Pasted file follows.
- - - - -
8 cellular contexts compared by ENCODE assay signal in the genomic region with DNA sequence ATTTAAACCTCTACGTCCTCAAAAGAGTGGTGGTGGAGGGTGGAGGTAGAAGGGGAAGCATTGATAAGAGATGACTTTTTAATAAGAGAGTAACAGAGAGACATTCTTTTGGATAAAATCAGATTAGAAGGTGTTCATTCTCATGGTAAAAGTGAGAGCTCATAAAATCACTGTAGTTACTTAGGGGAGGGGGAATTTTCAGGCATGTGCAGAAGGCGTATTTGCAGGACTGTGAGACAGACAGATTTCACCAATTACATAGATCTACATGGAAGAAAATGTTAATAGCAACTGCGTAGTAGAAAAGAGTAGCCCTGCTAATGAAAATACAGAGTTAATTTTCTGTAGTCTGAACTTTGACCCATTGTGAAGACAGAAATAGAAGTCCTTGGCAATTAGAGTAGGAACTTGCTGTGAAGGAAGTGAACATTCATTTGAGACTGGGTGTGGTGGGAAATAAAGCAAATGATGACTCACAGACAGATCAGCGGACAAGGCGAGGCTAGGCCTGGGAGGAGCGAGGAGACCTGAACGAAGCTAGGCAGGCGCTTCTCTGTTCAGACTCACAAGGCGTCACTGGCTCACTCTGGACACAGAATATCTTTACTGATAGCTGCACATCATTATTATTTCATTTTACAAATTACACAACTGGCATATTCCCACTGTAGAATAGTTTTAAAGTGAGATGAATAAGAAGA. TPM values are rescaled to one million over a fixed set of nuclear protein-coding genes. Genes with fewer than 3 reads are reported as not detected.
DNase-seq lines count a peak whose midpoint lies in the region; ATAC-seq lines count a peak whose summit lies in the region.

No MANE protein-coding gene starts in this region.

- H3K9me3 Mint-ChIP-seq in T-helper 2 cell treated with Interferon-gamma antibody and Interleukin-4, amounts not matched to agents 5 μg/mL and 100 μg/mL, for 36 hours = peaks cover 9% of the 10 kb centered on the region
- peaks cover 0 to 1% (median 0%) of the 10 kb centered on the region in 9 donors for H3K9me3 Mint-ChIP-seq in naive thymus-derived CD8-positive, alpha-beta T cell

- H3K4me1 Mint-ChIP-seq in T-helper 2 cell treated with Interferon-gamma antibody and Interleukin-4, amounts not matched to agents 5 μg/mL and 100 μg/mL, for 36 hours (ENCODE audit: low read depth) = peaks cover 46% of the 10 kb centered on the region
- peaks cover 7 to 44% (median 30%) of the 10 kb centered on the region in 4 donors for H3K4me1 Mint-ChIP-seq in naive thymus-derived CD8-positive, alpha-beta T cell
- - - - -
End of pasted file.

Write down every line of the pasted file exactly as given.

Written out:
8 cellular contexts compared by ENCODE assay signal in the genomic region with DNA sequence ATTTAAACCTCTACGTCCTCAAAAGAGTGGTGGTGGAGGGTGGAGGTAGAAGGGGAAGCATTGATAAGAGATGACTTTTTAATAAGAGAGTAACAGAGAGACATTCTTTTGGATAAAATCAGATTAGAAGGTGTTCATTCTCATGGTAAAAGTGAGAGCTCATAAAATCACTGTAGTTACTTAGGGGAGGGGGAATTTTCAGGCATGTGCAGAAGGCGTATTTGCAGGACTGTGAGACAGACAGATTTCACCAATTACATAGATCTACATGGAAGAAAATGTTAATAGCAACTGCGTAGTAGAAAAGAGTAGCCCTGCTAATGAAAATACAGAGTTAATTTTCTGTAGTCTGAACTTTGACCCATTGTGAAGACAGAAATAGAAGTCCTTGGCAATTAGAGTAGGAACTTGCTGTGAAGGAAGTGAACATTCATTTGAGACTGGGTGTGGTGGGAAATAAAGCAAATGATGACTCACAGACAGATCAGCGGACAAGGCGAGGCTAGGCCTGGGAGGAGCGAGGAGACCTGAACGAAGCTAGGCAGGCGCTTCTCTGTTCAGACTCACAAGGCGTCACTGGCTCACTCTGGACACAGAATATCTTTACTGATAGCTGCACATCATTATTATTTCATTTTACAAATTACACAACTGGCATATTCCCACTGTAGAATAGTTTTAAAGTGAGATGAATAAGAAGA. TPM values are rescaled to one million over a fixed set of nuclear protein-coding genes. Genes with fewer than 3 reads are reported as not detected.
DNase-seq lines count a peak whose midpoint lies in the region; ATAC-seq lines count a peak whose summit lies in the region.

No MANE protein-coding gene starts in this region.

- H3K9me3 Mint-ChIP-seq in T-helper 2 cell treated with Interferon-gamma antibody and Interleukin-4, amounts not matched to agents 5 μg/mL and 100 μg/mL, for 36 hours = peaks cover 9% of the 10 kb centered on the region
- peaks cover 0 to 1% (median 0%) of the 10 kb centered on the region in 9 donors for H3K9me3 Mint-ChIP-seq in naive thymus-derived CD8-positive, alpha-beta T cell

- H3K4me1 Mint-ChIP-seq in T-helper 2 cell treated with Interferon-gamma antibody and Interleukin-4, amounts not matched to agents 5 μg/mL and 100 μg/mL, for 36 hours (ENCODE audit: low read depth) = peaks cover 46% of the 10 kb centered on the region
- peaks cover 7 to 44% (median 30%) of the 10 kb centered on the region in 4 donors for H3K4me1 Mint-ChIP-seq in naive thymus-derived CD8-positive, alpha-beta T cell